Publication Date

2017-06-24

Availability

Open access

Embargo Period

2017-06-24

Degree Type

Dissertation

Degree Name

Doctor of Philosophy (PHD)

Department

Psychology (Arts and Sciences)

Date of Defense

2016-06-21

First Committee Member

Michael Alessandri

Second Committee Member

Kristin Lindahl

Third Committee Member

Brian Doss

Fourth Committee Member

Anibal Gutierrez

Fifth Committee Member

Michael Cuccaro

Abstract

The prevalence of autism spectrum disorder (ASD) has seen a sharp rise in recent years, with as many as 1 in 68 children affected by ASD. While the impact of caring for a child with ASD is individualized and varied, the lifelong and pervasive nature of the disorder may put parents at risk for negative outcomes. Previous research with this population suggests that problem behavior associated with autism is one factor that may be related to adverse outcomes among parents. The present study aimed to elucidate the individual and dyadic experiences of parents of children with ASD using the Actor-Partner Interdependence Model. Results revealed that self-reported perceptions of ASD-related problem behavior, positive affect, and negative affect were highly concordant within couples, suggesting interdependence within the family unit. Additionally, the individual or intrapersonal effects of ASD-related problem behavior were associated with parental negative affect, but not positive affect. No gender differences emerged. Exploratory analyses examining dyadic or interpersonal effects were not significantly associated with positive or negative affect. These associations did not vary as a function of child age. Lastly, exploratory analyses found that discrepancies in ASD-related problem behavior was associated with paternal negative affect, but not maternal negative affect, maternal positive affect, or paternal positive affect. This research adds to the existing literature examining functioning within families, highlighting the importance of also examining positive aspects of parent functioning. Implications for family-focused interventions are discussed.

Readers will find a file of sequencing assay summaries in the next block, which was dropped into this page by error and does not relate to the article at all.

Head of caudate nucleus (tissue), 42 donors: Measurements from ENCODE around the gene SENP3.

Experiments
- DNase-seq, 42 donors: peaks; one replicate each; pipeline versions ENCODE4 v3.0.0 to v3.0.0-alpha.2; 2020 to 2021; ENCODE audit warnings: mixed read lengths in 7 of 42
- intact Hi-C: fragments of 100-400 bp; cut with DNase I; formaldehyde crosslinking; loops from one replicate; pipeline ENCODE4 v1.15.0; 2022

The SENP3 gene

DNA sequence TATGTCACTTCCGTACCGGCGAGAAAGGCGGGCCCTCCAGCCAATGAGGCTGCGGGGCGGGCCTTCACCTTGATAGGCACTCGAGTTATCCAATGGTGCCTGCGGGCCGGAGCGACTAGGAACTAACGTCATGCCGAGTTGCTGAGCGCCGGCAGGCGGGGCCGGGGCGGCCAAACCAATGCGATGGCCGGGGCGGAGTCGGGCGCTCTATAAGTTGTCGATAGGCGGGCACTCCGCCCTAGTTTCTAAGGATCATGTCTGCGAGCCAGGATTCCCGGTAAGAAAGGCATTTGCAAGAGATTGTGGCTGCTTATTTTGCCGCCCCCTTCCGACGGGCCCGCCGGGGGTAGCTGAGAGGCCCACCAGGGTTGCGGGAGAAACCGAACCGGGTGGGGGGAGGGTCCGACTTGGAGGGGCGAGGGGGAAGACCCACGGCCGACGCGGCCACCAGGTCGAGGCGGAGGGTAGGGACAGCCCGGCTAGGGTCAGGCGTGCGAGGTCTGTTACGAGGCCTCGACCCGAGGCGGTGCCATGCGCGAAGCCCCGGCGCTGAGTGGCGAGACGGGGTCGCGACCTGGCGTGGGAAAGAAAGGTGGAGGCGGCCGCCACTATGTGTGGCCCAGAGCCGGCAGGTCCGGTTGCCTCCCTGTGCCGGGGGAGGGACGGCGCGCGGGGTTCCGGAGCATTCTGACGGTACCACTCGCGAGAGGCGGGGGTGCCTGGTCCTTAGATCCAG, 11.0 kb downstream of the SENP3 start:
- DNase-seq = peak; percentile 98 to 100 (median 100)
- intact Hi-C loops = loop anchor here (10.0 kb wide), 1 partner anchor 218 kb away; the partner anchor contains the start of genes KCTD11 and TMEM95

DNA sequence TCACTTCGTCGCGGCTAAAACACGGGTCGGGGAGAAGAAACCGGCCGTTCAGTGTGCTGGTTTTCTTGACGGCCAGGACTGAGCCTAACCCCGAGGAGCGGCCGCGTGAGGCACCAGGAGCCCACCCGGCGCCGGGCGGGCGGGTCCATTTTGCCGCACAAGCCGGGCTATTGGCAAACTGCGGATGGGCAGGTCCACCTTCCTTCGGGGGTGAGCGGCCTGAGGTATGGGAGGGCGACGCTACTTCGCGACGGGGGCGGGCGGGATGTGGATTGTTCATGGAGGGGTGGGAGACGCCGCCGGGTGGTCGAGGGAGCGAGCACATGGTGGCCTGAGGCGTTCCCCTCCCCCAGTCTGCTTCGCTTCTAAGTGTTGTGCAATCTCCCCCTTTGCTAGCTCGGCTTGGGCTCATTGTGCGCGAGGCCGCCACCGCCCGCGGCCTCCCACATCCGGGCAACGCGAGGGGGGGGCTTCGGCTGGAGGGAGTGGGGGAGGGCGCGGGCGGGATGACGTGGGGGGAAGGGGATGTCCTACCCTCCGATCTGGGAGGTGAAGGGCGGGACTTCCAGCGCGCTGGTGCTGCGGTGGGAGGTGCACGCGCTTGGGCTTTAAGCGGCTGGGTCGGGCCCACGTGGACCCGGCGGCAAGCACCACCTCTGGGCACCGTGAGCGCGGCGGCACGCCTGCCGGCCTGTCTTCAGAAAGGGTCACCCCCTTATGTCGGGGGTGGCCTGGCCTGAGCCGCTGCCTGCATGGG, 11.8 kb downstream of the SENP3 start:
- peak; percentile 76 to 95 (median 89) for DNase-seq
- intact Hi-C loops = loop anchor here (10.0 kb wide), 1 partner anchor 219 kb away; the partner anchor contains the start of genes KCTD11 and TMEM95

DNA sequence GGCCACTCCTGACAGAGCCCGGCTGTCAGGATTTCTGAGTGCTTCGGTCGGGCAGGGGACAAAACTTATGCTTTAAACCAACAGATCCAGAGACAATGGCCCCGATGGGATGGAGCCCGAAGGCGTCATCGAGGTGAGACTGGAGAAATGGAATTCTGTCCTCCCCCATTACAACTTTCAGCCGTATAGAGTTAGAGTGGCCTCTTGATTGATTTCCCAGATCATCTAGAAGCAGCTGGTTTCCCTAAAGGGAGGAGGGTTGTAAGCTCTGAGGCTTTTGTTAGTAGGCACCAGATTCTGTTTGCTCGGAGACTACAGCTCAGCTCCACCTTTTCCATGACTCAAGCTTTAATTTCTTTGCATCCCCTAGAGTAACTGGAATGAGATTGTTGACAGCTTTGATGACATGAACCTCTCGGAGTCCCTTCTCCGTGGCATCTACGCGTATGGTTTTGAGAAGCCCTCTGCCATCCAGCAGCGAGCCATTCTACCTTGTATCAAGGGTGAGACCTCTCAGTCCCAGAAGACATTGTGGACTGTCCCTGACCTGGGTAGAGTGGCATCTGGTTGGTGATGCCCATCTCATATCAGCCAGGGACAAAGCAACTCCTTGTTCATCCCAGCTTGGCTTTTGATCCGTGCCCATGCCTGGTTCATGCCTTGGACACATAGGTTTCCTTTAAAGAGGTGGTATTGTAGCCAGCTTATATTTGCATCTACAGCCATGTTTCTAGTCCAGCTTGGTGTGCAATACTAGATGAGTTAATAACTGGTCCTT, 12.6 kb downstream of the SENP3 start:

Keywords

Autism; Parent Adjustment; Problem Behavior; Dyadic Adjustment

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